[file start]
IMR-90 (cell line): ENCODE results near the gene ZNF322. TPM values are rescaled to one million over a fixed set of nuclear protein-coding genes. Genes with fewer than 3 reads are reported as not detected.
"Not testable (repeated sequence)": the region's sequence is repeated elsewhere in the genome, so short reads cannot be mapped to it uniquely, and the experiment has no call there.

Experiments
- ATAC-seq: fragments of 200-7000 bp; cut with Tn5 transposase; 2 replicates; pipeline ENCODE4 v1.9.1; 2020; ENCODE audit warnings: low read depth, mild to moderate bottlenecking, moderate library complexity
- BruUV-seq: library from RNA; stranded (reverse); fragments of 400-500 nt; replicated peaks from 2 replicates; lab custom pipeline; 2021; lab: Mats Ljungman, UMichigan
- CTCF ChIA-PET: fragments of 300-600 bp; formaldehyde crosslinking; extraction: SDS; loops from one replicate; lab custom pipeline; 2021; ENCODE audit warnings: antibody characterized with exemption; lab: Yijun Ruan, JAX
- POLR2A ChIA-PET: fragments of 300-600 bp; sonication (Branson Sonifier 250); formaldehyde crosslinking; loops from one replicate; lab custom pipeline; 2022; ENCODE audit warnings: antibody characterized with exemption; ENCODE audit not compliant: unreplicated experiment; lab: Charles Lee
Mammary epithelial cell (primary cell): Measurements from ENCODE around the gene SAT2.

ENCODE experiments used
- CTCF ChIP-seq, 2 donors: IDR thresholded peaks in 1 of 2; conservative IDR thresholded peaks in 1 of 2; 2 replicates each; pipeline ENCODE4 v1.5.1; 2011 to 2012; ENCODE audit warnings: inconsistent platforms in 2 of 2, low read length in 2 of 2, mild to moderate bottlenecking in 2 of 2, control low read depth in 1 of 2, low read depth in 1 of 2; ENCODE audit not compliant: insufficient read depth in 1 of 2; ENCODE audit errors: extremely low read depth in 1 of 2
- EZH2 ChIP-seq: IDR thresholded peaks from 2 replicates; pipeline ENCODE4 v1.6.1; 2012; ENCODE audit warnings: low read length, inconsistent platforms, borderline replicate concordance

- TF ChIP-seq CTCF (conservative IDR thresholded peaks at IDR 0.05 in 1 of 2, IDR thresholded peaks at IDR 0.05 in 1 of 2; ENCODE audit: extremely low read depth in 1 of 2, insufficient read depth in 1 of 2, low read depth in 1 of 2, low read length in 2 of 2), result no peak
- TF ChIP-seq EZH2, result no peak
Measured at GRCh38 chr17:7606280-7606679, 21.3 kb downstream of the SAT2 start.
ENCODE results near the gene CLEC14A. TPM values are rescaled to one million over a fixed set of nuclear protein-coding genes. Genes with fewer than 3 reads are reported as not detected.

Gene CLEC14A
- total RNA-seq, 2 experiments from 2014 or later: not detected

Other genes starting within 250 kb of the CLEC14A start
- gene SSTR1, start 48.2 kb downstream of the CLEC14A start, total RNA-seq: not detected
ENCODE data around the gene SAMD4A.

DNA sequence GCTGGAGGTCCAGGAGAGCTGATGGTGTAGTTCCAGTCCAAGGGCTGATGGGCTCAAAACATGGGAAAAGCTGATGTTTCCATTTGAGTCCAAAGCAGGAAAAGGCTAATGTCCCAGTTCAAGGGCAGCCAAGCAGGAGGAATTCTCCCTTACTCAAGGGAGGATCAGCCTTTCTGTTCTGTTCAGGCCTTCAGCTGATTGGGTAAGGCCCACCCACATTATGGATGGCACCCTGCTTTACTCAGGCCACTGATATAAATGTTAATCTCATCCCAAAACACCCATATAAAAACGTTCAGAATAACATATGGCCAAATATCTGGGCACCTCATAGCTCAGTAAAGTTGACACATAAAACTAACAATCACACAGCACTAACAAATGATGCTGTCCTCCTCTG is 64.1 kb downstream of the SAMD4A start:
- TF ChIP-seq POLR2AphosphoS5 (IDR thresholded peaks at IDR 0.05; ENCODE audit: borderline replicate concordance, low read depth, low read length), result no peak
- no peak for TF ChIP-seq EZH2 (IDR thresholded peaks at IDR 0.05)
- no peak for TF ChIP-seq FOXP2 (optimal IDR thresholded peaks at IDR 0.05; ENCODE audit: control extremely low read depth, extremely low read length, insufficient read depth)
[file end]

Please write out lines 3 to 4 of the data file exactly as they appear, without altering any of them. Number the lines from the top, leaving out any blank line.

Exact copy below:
Experiments
- ATAC-seq: fragments of 200-7000 bp; cut with Tn5 transposase; 2 replicates; pipeline ENCODE4 v1.9.1; 2020; ENCODE audit warnings: low read depth, mild to moderate bottlenecking, moderate library complexity